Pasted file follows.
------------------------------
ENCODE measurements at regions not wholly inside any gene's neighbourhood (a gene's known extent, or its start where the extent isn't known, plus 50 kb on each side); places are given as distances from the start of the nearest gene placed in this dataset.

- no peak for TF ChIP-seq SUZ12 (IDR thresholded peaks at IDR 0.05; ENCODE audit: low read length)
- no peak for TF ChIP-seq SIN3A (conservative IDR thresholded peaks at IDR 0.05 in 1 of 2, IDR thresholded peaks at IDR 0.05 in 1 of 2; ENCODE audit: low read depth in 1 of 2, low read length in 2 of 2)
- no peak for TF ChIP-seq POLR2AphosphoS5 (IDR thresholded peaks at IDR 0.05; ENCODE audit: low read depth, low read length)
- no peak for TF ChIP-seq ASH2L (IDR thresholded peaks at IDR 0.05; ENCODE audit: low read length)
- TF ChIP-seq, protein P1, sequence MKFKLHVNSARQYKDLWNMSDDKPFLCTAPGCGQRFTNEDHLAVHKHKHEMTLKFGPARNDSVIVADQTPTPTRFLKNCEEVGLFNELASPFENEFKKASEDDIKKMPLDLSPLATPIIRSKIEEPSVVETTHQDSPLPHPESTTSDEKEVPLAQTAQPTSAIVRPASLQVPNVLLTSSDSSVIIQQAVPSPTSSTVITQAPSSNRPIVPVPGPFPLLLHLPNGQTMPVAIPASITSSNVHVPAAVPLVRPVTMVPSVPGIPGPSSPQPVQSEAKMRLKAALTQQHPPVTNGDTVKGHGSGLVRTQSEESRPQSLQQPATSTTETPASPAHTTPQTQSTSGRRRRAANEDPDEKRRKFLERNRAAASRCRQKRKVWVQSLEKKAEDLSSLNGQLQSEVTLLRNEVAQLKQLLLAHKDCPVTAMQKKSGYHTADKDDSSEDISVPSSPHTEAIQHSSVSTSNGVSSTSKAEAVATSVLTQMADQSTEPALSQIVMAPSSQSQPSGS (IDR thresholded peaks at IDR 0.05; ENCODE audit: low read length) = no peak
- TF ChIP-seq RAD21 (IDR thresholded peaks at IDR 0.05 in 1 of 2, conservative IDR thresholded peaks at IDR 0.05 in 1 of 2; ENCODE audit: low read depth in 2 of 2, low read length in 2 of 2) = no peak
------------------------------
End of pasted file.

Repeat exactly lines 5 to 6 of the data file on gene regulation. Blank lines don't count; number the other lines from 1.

- no peak for TF ChIP-seq ASH2L (IDR thresholded peaks at IDR 0.05; ENCODE audit: low read length)
- TF ChIP-seq, protein P1, sequence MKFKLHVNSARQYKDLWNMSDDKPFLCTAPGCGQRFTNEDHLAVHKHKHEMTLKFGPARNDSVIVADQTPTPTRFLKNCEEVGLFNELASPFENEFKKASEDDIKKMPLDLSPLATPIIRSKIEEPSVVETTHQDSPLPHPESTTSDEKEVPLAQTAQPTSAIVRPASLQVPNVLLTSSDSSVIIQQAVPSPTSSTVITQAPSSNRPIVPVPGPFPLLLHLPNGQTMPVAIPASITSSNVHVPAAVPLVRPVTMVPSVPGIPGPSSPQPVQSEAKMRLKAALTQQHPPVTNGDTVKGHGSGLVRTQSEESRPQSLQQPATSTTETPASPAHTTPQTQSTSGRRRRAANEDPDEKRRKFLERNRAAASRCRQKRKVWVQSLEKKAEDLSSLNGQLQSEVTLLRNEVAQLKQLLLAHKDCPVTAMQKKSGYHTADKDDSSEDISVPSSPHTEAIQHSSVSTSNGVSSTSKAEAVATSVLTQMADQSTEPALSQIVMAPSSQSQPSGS (IDR thresholded peaks at IDR 0.05; ENCODE audit: low read length) = no peak